Touted for centuries in the Far East as a folk remedy for poor digestion, cancer, tobacco poisoning, acidic conditions, low libido, and several types of intestinal infections, miso has long had a reputation as one of nature’s most healing foods.It is miso’s combination of ingredients and its unique double-fermentation process that transforms soybeans and grains into a potent medicine.
In 1972, researchers discovered that miso contains dipilocolonic acid, an alkaloid that chelates (binds together) heavy metals, such as radioactive strontium, and discharges them from the body. A few years earlier in April of 1986, the world’s worst nuclear disaster occurred at a power plant in Chernobyl in the former Soviet Union (now the Ukraine). European countries imported truckloads of miso from Japan and fed it to their people as protection against the radioactive fallout.
This prompted scientists around the world to find the silver bullet in miso, tofu, soymilk, soy sauce, tempeh, and even textured vegetable protein (TVP). They discovered that these foods, including miso, contained a high concentration of a potent anticancer agent called Genistein, a plant isoflavone.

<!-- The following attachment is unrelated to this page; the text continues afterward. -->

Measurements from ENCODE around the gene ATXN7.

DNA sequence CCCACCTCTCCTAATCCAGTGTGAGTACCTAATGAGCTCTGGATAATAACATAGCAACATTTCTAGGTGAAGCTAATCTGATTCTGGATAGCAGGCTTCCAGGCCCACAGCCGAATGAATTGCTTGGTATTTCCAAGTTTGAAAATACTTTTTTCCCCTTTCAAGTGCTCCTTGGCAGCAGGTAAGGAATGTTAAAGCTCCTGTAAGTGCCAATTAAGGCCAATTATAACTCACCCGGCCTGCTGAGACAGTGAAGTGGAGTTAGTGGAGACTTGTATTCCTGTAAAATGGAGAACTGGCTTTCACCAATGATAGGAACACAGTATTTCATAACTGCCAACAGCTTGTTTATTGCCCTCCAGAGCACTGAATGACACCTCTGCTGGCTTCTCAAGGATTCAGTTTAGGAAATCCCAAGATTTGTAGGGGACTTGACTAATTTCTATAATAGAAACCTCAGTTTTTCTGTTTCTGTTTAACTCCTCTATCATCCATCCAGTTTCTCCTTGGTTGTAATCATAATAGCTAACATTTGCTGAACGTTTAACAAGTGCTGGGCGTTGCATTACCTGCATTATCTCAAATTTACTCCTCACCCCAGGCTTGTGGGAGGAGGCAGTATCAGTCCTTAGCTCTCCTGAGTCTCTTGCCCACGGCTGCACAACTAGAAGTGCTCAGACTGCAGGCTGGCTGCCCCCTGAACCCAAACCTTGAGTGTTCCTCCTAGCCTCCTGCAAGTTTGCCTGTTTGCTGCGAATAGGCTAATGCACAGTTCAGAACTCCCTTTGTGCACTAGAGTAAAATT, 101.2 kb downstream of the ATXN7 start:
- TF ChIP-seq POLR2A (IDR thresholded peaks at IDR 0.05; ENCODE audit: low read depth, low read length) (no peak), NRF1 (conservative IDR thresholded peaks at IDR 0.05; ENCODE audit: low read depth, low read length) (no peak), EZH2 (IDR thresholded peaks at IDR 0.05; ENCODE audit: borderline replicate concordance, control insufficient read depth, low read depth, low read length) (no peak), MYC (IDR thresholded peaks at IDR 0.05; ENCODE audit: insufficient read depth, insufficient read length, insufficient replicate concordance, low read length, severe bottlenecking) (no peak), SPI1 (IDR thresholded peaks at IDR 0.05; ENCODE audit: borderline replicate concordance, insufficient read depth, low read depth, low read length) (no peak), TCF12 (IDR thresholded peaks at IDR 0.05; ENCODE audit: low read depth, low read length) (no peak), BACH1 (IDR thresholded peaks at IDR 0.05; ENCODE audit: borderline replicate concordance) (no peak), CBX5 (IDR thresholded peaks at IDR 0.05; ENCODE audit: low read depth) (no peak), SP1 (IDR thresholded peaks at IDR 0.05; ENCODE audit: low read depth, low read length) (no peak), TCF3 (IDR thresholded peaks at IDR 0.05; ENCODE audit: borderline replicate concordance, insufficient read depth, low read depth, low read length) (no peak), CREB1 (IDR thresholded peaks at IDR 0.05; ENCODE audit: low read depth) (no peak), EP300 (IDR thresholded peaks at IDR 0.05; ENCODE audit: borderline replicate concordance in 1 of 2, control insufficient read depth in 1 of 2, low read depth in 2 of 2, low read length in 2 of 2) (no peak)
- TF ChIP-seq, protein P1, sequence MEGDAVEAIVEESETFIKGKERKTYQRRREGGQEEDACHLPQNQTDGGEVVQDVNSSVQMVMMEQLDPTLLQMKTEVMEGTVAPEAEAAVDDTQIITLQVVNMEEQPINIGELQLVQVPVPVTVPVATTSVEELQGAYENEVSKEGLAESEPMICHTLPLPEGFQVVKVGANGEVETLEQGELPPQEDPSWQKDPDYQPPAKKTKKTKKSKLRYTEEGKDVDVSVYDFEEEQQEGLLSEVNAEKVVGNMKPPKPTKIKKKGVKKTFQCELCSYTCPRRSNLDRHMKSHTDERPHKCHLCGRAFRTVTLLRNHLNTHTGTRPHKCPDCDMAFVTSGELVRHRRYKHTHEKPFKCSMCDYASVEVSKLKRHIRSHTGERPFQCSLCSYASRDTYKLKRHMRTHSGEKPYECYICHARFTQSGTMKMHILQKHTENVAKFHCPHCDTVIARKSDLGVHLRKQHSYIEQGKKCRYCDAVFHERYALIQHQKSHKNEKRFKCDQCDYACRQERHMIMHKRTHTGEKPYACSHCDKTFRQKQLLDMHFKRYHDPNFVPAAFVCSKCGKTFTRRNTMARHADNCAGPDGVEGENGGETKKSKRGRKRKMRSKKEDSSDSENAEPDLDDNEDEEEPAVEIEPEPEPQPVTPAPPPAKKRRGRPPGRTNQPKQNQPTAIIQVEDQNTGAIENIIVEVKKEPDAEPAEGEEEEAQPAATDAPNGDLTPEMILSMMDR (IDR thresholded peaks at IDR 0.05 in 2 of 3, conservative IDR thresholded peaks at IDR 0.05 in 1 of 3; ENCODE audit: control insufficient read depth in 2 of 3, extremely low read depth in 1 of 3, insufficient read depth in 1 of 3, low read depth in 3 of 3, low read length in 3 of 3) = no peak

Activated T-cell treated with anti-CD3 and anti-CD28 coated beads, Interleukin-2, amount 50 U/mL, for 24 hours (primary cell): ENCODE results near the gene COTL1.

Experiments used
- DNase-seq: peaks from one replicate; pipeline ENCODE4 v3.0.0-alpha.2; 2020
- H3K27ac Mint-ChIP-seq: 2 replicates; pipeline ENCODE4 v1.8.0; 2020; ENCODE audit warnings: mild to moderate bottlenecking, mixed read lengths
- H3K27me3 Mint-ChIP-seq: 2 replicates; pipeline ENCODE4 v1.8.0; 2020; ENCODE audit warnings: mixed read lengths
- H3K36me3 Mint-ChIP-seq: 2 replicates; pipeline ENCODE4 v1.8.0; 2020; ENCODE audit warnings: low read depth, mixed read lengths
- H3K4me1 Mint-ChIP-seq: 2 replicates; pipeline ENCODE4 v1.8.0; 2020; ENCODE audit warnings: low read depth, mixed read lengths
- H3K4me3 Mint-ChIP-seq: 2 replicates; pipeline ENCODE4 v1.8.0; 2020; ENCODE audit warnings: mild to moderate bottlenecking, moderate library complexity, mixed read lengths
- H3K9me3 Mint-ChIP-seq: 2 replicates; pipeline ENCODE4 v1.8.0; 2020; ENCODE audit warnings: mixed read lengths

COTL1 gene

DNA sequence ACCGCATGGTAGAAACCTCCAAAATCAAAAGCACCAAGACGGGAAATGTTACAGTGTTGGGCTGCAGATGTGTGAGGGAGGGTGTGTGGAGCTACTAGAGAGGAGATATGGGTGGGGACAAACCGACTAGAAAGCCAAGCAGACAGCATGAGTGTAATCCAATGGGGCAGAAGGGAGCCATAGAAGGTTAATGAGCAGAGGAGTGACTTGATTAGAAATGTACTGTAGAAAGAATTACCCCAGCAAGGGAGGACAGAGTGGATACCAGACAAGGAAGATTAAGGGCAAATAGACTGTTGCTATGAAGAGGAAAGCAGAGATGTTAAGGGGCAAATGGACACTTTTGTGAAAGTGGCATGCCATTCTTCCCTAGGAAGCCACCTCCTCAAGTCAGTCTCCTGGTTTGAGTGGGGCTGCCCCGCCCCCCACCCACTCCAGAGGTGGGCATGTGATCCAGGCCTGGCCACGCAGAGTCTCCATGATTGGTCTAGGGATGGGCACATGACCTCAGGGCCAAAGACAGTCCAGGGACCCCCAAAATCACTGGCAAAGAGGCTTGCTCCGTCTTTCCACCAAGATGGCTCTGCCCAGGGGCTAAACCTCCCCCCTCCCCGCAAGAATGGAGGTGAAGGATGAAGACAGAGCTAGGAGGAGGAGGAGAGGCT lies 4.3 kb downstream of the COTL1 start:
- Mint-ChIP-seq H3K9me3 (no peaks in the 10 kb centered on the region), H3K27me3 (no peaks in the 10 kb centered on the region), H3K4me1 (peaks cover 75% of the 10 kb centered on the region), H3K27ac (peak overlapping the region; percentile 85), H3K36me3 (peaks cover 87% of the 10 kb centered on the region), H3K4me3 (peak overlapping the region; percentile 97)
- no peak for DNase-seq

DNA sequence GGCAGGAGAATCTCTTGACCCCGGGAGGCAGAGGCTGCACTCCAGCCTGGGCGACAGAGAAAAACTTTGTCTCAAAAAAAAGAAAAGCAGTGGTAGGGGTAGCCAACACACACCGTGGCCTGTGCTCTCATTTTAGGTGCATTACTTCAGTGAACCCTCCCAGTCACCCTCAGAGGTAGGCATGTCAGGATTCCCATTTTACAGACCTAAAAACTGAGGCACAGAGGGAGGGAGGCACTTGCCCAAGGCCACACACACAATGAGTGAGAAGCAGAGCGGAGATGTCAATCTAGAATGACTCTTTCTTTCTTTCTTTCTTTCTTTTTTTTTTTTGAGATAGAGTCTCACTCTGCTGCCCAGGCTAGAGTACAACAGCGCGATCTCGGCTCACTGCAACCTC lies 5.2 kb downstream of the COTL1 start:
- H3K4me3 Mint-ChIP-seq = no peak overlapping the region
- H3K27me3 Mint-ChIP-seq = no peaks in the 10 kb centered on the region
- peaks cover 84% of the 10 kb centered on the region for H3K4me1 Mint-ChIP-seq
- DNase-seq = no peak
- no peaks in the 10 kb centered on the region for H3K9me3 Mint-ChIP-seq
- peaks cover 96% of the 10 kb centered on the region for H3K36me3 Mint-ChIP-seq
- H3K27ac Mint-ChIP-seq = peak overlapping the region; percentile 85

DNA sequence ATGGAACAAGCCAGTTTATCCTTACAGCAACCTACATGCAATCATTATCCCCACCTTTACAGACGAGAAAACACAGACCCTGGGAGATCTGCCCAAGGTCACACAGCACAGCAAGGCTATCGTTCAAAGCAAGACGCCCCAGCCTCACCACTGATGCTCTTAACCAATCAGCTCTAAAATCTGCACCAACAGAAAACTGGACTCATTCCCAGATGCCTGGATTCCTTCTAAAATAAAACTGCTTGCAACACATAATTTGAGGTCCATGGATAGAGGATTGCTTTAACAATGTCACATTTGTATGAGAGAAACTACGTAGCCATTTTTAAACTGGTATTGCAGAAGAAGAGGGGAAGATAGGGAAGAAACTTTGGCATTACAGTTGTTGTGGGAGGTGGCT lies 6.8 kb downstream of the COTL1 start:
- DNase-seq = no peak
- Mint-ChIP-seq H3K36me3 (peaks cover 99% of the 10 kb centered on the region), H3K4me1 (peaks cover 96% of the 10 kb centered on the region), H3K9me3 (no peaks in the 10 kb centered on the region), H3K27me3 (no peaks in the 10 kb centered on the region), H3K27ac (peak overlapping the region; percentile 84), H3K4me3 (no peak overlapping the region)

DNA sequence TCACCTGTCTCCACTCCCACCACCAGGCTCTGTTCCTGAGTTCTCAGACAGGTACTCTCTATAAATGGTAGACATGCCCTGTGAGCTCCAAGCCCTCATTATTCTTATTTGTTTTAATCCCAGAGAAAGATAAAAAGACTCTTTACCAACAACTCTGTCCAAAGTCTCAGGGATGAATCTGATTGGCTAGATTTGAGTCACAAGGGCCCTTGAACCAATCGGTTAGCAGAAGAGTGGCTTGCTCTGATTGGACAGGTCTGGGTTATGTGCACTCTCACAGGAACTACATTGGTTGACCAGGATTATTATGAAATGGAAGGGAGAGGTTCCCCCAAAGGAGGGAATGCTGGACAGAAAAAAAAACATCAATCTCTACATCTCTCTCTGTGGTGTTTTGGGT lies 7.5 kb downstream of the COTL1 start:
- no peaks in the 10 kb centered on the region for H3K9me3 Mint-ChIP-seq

According to an article from the National Cancer Institute and research from Children’s University Hospital in Heidelberg, Germany, Genistein delivers a one-two punch to cancer cells. It reduces the cell’s ability to form new blood vessels, a process called angiogenesis; it also attacks the cell’s reproduction mechanism. Without a growing blood supply or the ability to generate new cells, the cancer cells slowly shrink and die.
There are numerous miso types but most can be categories into either light or dark miso. All miso blends are made using soybeans, salt, and a mold called kojikin. The white, mellow style is prepared using a larger portion of rice koji rather than soybeans whereas the dark miso uses differing amounts of these same ingredients, with larger amounts of salt and soybeans. These elements work in cooperation with the amount of time they are fermented to give them sweeter or saltier flavors.
source: The Miso Book by John Belleme-Square One Publishers Inc.
Categories: Life Cycles